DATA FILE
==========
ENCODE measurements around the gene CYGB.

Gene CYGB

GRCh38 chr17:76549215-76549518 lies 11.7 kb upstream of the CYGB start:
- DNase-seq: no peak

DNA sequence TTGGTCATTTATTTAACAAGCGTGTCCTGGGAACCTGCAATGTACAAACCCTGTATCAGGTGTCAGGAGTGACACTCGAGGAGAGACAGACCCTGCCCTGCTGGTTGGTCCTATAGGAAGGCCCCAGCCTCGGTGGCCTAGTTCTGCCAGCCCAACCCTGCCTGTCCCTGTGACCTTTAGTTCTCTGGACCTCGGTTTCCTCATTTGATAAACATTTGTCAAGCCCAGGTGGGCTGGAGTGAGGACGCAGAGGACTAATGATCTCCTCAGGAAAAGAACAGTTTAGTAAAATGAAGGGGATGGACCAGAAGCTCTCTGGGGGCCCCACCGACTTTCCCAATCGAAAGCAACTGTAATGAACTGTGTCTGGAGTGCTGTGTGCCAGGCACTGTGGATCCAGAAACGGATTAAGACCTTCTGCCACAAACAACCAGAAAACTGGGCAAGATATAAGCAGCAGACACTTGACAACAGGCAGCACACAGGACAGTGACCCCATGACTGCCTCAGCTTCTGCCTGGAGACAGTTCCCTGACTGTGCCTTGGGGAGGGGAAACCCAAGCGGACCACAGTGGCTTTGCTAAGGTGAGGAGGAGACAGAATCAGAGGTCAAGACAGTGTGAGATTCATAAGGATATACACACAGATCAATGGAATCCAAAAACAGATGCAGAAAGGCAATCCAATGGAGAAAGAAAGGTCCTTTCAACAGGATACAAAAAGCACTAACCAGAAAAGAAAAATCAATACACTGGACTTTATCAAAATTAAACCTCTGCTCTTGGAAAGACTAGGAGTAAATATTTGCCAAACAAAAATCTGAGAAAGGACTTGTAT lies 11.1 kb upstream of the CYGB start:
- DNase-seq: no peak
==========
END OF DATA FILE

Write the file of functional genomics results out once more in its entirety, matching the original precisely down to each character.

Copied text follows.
ENCODE measurements around the gene CYGB.

Gene CYGB

GRCh38 chr17:76549215-76549518 lies 11.7 kb upstream of the CYGB start:
- DNase-seq: no peak

DNA sequence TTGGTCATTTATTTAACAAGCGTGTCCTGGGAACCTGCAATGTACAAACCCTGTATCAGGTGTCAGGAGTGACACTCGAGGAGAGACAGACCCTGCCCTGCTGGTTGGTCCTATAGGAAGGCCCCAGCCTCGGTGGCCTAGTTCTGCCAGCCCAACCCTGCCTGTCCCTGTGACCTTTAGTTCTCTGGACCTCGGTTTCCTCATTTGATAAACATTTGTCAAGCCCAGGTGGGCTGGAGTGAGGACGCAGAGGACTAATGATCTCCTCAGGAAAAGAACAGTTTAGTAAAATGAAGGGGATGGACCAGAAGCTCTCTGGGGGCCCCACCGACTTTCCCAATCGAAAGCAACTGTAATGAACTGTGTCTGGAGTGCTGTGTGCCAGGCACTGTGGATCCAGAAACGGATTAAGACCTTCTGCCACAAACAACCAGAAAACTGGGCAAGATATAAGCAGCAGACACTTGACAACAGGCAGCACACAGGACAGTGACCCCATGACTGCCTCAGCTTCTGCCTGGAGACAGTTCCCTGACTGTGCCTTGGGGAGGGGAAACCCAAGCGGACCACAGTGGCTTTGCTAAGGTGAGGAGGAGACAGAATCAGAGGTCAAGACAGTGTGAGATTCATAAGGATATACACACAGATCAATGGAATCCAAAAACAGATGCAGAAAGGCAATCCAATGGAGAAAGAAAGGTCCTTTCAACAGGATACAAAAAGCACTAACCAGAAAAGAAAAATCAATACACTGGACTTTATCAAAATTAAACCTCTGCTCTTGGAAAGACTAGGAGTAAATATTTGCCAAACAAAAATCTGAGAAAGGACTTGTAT lies 11.1 kb upstream of the CYGB start:
- DNase-seq: no peak